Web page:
Welfare Un-Reformed

Here is a measure of the enduring damage that comes from allowing the left to take a dominant role in American politics.

An economics blogger for the New York Times describes how welfare programs are moving in opposite directions in the United States and Britain.

As recently as 2010, Britain had a complex system of antipoverty programs ranging, including housing benefits, job seekers’ allowances and mortgage-interest assistance. With so many benefits available, many people found they could make almost as much from the combined programs as they could from working, even while any one of the benefits might not have been all that significant by itself. As Britain’s Department for Work and Pensions described, beneficiaries remained “trapped on benefits for many years as a result.”

Beginning next month, Britain will strive to put its welfare system on a different path…. The department forecasts that its “universal credit will improve financial work incentives by ensuring that support is reduced at a consistent and managed rate as people return to work and increase their working hours and earnings.”

So benefits are being readjusted to reduce the disincentive for work. In America, by contrast, we’re increasing the disincentive, particularly as a consequence of Obamacare.

The Congressional Budget Office estimates that the Affordable Care Act’s means-tested subsidies and cost-sharing will implicitly add more than 20 percentage points to marginal tax rates on incomes below 400 percent…of the poverty line (a majority of families fit in this category) by phasing out the assistance as family incomes increase, although a number of families will not receive the subsidies because they already get health insurance from their employer.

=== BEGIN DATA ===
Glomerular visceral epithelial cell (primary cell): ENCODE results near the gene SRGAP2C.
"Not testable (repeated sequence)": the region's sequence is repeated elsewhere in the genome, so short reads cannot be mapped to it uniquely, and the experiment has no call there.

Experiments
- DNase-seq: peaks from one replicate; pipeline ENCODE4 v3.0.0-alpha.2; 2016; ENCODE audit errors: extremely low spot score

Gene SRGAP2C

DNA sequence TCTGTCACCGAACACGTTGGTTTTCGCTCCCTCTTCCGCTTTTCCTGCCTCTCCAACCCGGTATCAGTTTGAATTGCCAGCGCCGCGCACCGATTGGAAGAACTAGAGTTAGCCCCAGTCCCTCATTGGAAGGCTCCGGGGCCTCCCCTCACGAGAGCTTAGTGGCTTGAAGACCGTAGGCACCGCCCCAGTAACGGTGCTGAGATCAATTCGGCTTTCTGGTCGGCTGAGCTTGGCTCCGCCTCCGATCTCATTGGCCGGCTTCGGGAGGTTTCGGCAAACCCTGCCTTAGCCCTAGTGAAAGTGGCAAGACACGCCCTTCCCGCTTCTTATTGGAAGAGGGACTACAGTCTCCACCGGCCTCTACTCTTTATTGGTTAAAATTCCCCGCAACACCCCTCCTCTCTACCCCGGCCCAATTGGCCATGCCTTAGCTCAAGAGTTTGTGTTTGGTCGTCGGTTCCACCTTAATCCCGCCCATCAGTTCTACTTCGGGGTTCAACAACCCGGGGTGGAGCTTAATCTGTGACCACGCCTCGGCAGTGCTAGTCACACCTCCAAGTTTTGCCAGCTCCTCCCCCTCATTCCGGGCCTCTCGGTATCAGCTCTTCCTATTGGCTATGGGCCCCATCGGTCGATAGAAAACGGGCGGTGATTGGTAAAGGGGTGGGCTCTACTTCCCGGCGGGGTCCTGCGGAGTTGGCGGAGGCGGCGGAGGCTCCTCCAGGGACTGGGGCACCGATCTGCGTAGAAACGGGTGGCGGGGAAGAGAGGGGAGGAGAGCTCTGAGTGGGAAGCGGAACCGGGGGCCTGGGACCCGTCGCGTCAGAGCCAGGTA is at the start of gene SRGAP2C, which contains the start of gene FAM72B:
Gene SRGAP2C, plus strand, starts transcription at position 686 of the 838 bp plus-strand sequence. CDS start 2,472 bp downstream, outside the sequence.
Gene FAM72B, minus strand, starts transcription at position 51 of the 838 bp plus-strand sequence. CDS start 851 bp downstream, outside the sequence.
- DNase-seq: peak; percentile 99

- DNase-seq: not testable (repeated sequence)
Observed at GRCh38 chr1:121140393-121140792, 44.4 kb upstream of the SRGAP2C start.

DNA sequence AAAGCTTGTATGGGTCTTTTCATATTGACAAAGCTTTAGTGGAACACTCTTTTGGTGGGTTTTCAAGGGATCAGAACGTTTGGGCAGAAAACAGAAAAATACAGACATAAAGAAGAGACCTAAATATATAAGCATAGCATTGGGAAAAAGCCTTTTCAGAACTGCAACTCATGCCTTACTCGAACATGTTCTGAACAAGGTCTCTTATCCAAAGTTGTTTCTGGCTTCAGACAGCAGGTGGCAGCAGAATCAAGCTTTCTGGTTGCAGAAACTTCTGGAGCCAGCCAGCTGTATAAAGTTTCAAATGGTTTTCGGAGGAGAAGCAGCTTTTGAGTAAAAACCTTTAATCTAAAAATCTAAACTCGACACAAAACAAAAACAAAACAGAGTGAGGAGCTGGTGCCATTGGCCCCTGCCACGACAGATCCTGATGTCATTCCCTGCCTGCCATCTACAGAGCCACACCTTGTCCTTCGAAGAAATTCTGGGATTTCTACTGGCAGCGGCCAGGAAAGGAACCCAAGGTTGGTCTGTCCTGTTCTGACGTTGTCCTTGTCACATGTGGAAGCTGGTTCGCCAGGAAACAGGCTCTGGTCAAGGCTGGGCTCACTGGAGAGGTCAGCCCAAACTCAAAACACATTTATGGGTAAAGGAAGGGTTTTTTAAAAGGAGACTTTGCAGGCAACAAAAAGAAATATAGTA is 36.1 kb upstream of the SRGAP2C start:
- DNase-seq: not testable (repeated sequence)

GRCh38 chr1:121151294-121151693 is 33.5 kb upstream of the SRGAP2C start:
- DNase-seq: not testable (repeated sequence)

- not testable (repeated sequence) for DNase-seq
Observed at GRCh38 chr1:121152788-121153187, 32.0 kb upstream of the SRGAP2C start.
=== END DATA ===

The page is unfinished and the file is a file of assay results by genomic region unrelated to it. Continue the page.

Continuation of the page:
The phrase “implicit marginal tax rates” is bureaucratese for the fact that when someone on welfare goes to work, for every dollar he makes, he loses a certain amount of money in benefits, so that his net pay—income from working, minus the loss in benefits—is a fraction of his gross pay. Pay that is low to begin with is effectively made even lower. Referring to a loss of government benefits as a “tax” doesn’t make logical sense, but the point is to quantify the welfare state’s disincentive to work.

The bottom line: “In 2014, some Americans will be able to make almost as much from combined benefits as they would by working, and sometimes more.”

Although a Democrat, Bill Clinton, pushed through welfare reform in the 1990s, there was a wing of the Democratic Party that never accepted this and has been seeking to un-reform welfare. Their man is now in the White House.


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